B. 
No owner or person with an interest in real property designated as a landmark or included within a historic district shall permit the property to fall into a state of disrepair so as to cause, in the judgment of the Board of Architectural Review and Historic Preservation a detrimental effect upon the character of the landmark or historic district.
[Amended 6-20-1989 by L.L. No. 8-1989]
[Amended 1-25-2011 by L.L. No. 1-2011]
A. 
Where a violation of this chapter has been committed or shall exist, the owner and the agent or contractor of the building, structure or lot where such violation has been committed or shall exist, the lessee or tenant of the part of or of the entire building, structure or lot where such violation has been committed or shall exist, and the agent, architect, contractor or any other person who takes part or assists in such violation or who maintains any building, structure or lot in which any such violation shall exist, shall be guilty of a violation of this chapter.
B. 
Any person committing an offense against any provision of this chapter shall, upon conviction thereof, be guilty of a violation pursuant to the Penal Law of the State of New York, punishable by a fine not exceeding the amount hereinafter set forth or by imprisonment for a term not exceeding 15 days, or by both such fine and imprisonment. In the case of an offense involving partial or total demolition or significant alteration of a contributing historic building, such fine shall be an amount not exceeding $5,000; in the case of any other offense, such fine shall be an amount not exceeding $1,000. The continuation of an offense against the provisions of this chapter shall constitute, for each day the offense is continued, a separate and distinct offense hereunder.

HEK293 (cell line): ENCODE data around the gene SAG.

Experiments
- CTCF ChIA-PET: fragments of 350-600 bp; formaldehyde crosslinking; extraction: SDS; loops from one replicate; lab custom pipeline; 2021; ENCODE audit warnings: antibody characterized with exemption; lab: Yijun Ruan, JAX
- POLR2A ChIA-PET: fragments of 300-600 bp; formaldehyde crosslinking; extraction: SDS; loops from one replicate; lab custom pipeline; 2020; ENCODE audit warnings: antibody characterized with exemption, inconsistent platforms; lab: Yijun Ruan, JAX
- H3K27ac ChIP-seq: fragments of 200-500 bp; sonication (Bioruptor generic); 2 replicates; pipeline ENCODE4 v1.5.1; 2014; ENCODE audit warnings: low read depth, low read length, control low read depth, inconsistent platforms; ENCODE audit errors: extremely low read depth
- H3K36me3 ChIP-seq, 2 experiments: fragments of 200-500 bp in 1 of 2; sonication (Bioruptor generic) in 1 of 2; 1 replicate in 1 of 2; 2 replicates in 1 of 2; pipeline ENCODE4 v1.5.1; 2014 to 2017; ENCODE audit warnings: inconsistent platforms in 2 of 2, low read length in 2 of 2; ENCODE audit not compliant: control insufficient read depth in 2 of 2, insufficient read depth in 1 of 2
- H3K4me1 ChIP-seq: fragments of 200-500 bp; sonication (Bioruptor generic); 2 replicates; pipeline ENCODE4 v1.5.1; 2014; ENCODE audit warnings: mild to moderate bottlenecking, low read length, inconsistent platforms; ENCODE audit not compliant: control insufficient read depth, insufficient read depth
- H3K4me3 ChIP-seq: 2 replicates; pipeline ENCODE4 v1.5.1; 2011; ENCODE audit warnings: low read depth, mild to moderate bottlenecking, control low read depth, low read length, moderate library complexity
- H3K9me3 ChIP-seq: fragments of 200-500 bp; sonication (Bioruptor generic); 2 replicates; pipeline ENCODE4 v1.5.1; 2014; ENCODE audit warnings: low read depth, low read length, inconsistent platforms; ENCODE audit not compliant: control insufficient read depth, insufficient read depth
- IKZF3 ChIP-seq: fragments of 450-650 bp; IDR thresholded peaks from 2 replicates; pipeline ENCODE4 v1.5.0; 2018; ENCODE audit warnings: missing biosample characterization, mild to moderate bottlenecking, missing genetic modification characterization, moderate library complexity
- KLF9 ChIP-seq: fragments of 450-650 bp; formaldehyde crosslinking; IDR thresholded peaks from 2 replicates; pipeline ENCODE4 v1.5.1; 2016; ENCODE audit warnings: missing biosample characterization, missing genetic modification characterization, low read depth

C. 
Any person who demolishes, alters, constructs or permits a designated property to fall into a serious state of disrepair in violation of this chapter shall be required to restore the property and its site to its appearance prior to the violation. Any action to enforce this subsection shall be in addition to and not in lieu of criminal penalties and other available remedies.
D. 
Where a contributing historic building has been partially or totally demolished or significantly altered in violation of this chapter, each and every person responsible for, causing, permitting, assisting in or taking part in such violation shall be subject to a civil penalty in a sum up to the amount equivalent to the estimated cost of restoring and replicating such building in a manner which restores and replicates its exterior character and appearance to the maximum extent practicable. Such civil penalty shall be in addition to and not in lieu of criminal penalties and other available remedies.
[Amended 6-20-1989 by L.L. No. 8-1989; 3-9-2001 by L.L. No. 3-2001]
The remedy for any person aggrieved by a decision of the Board of Architectural Review and Historic Preservation granting or denying a certificate of appropriateness or granting or denying a hardship application shall be an Article 78 proceeding.